The plow discovers the chronicle of past times on the vineyards of Clunia. Coins and other traces of the Roman city that once thrived where today our vineyards grow can still be found. We still harvest by hand and collect the bunches in small baskets, just as Clunia’s Romans probably did over two thousand years ago.

The history of Coruña del Conde, the small town in which the cellar and vineyards of Clunia are sited, is closely linked to the history of the Roman colony of Clunia Sulpicia. In both places, the Romans built their colonies on previous Celtiberian settlements, the bigger of them being the city-state of Clunia on the hill called Alto de Castro. The convent capital of the Roman Tarraco province, which the Emperor Galba named Colonia Clunia Sulpicia, played a key role in the Romanization of Northern Spain and in general History. It is estimated that its population reached about 32,000 inhabitants, a flourishing bastion in Roman Hispania. More thorough information on Clunia can be found on the official website:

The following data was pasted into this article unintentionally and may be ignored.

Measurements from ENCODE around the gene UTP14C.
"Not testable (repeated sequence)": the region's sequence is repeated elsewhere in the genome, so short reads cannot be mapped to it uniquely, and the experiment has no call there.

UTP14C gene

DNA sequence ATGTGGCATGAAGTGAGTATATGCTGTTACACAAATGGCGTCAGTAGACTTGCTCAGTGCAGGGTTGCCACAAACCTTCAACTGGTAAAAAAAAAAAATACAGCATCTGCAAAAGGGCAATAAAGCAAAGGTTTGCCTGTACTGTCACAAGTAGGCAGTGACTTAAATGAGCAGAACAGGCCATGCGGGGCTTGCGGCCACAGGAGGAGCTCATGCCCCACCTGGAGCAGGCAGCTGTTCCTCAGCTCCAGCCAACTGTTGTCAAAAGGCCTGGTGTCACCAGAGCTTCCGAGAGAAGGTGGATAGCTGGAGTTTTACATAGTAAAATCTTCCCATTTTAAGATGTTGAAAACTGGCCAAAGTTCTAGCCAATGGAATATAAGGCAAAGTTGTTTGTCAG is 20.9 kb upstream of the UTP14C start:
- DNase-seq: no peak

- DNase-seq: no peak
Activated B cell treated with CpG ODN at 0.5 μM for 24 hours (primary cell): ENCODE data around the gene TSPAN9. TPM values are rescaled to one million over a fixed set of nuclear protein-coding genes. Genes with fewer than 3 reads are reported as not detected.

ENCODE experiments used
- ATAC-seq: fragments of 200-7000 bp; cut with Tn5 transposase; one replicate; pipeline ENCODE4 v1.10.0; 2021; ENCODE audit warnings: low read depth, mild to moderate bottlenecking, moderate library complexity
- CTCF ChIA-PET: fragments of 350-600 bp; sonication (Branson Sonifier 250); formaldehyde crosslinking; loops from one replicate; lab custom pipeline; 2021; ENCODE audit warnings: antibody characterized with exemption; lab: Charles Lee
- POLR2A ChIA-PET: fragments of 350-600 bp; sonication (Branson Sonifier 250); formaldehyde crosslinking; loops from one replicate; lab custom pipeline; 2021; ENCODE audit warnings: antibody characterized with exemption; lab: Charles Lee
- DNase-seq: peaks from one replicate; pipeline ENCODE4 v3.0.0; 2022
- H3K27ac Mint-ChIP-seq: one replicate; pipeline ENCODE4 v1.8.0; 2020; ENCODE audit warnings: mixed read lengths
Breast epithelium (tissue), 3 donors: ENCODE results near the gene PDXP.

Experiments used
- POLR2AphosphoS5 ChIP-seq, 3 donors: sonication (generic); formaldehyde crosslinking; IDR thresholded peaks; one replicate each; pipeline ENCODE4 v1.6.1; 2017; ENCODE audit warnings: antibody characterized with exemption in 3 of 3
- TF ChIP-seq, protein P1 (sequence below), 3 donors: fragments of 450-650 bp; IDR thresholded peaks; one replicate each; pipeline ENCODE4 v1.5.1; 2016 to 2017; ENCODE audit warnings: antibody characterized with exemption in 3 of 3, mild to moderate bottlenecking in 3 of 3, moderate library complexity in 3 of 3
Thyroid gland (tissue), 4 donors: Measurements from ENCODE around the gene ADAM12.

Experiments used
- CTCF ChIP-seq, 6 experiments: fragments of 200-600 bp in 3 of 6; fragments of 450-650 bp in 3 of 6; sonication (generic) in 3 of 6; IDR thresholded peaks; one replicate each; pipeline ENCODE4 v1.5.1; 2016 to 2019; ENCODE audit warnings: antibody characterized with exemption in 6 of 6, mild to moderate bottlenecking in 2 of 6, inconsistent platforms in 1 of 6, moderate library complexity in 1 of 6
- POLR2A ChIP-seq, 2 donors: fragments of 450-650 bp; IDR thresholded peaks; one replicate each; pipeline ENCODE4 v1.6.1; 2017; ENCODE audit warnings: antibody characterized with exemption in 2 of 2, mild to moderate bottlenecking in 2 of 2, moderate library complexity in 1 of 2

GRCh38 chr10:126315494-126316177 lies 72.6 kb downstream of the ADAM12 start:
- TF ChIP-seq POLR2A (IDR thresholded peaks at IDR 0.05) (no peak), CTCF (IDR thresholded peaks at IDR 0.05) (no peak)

Still today the splendor of the Roman colony can be admired in the mosaics and ruins of the forum, shops, houses, and the amphitheater that can be visited and from which some of our vineyards and small cellar are spotted. From the Alto de Castro, one realizes that the real value of this land is nature in its purest and most primitive state. The eye gets lost in a wide horizon of fields and clouds where villages are hardly distinguished in the distance or there are barely no signs of the hand of man other that the cereal fields or the vineyards. The background of this silent picture is depicted by the clouds, the wind, wild roe deer and the eagles that fly across some of the widest skies that you will have the privilege of enjoying in 21st Century Spain.

Also, in Coruña del Conde with its castle, Roman bridge and small churches, in the nearby Peñaranda de Duero with its 16th Century palaces and 15th Century Watchtower , as well as in Aranda de Duero, just twenty minutes away, the traveler can get lost in centuries of history and the flavorful typical Castilian gastronomy.